As if gasoline prices weren’t already high enough, a cyber attack on the Colonial Pipeline system could cause them to move even higher along the Atlantic Coast and into the Northeast.
In a media statement issued late Friday, the Colonial Pipeline Company announced that it had “…learned it [is] the victim of a cybersecurity attack. In response, we proactively took certain systems offline to contain the threat, which has temporarily halted all pipeline operations, and affected some of our IT systems. Upon learning of the issue, a leading, third-party cybersecurity firm was engaged, and they have already launched an investigation into the nature and scope of this incident, which is ongoing. We have contacted law enforcement and other federal agencies.”
As of early Saturday morning, the company said it is “… taking steps to understand and resolve this issue” but does not know how long its system will be shut in. The Colonial gasoline pipeline runs from Houston through the southern and Atlantic Coast states and makes deliveries all the way up to New York Harbor, delivering as much as 45% of the gasoline supply along its route.
The last major disruption of the line took place following 2017’s Hurricane Harvey, the severe flooding from which caused the shutdown of the Houston-area refineries that provide most of Colonial’s daily supply. Gasoline prices along the Atlantic Coast and the U.S. northeast spiked as shortages materialized as a result of the shutting-in of the line.
Since Election Day 2020, the average nationwide price for a gallon of gasoline has shot up by 78 cents. If the Colonial system remains shut-in for any extended period of time, prices could rise even further just as the country begins to move into the annual summer driving season, when gas prices tend to rise due to increased demand.
In another sign of our COVID-impacted times, two major oil and gas industry annual conferences held in Houston each year have decided to join forces. Organizers of the Offshore Technology Conference (OTC) and the NAPE Summit announced recently that they will hold their conferences back-to-back in August, and that attendees will be able to purchase registration passes that will provide full access to both events.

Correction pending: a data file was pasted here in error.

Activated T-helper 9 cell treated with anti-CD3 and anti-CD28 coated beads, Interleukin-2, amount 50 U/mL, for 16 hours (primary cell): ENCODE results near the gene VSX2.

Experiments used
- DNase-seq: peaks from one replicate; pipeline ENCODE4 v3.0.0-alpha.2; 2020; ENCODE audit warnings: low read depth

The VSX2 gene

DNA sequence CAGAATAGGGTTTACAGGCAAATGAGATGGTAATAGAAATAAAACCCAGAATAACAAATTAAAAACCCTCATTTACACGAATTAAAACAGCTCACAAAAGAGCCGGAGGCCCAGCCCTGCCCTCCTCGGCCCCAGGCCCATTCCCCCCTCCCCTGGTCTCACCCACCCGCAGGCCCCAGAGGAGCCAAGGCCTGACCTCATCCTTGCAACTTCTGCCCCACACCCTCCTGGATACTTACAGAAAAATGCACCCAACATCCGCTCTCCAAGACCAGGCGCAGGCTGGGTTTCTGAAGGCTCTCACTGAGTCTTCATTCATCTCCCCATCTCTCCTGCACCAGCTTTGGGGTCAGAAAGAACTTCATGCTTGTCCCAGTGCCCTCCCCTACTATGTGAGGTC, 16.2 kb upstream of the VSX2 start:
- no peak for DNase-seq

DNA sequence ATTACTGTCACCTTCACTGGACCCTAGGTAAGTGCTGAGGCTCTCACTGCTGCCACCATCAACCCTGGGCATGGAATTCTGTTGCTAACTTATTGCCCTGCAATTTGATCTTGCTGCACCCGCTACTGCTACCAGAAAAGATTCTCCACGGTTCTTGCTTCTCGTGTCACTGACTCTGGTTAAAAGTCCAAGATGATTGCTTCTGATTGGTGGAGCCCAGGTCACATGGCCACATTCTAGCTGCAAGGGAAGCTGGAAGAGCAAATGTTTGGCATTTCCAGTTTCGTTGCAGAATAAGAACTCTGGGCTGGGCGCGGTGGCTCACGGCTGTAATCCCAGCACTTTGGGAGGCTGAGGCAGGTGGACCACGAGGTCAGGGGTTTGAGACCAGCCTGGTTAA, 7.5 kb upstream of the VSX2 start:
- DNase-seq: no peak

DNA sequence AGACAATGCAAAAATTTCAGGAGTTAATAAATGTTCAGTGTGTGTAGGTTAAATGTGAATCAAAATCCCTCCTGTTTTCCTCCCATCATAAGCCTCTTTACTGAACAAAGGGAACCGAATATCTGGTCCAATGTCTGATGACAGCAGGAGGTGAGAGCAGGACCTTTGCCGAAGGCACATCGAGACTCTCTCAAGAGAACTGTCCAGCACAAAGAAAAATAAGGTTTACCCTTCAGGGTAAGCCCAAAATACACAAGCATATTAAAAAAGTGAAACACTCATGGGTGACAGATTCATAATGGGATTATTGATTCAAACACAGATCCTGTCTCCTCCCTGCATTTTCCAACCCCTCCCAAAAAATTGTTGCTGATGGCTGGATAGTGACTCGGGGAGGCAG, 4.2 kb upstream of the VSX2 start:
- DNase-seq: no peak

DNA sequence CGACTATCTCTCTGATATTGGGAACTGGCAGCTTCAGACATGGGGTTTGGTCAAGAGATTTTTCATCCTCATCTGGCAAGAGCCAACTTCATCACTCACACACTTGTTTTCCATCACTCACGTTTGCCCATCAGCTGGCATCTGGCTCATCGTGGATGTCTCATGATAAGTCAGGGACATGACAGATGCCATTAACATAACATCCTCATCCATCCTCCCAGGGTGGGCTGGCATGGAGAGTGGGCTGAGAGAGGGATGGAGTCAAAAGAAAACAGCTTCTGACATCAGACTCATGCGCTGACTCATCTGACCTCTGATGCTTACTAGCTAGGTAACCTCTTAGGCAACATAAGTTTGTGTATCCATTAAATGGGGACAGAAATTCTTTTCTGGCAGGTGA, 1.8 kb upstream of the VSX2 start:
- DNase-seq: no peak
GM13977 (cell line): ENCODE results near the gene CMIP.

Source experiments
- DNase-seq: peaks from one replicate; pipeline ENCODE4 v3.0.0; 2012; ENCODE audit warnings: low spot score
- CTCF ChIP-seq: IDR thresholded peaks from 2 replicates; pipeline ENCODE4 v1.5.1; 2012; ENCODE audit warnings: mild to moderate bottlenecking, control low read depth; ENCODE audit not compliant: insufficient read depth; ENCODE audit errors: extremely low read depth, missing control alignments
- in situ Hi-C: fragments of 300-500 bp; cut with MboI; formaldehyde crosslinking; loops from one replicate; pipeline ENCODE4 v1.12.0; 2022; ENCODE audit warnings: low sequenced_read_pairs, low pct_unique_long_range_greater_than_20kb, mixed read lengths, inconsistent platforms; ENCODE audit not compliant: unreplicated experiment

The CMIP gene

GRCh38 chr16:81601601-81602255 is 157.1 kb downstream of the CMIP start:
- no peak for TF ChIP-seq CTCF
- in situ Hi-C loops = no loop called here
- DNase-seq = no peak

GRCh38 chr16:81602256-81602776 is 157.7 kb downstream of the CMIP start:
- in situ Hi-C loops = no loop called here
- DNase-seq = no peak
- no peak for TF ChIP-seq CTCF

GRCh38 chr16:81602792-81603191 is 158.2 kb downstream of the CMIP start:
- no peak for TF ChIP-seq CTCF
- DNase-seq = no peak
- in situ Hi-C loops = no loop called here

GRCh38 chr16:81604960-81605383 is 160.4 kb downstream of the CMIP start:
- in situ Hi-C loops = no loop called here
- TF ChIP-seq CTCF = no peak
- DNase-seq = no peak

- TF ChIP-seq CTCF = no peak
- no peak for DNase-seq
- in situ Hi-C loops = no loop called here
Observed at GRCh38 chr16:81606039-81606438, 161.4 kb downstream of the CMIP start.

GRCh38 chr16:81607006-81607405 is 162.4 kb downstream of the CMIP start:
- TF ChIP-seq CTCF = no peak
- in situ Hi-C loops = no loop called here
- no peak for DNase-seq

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Prior to 2020, when both conferences had to be cancelled due to the COVID pandemic, these two events, along with CERA Week, attracted thousands of visitors to Houston every year, generating millions in economic impact. CERA Week, organized by IHS Markit INFO , held its event in a virtual manner earlier this year, but the organizers of OTC and NAPE’s “Synergy in Energy” combined event are planning to revive the in-person format while using appropriate precautions as the ongoing situation related to COVID might dictate in August.
“As the energy capital of the world, Houston continues to be a central hub convening the best and brightest minds to solve some of the most complex energy issues facing our generation,” said Sylvester Turner, Mayor of Houston. “Houston is proud to safely and responsibly host OTC and NAPE and demonstrate our city’s continued leadership in energy and the energy transition. From oil and gas to wind, solar and hydrogen, Houston is world-renowned for its talented workforce and technological innovations in the energy industry.”
If organizers are able to pull it off, the holding of this major combined event would represent a welcome return to some semblance of normalcy as America and the industry try to move past the COVID-caused disruption.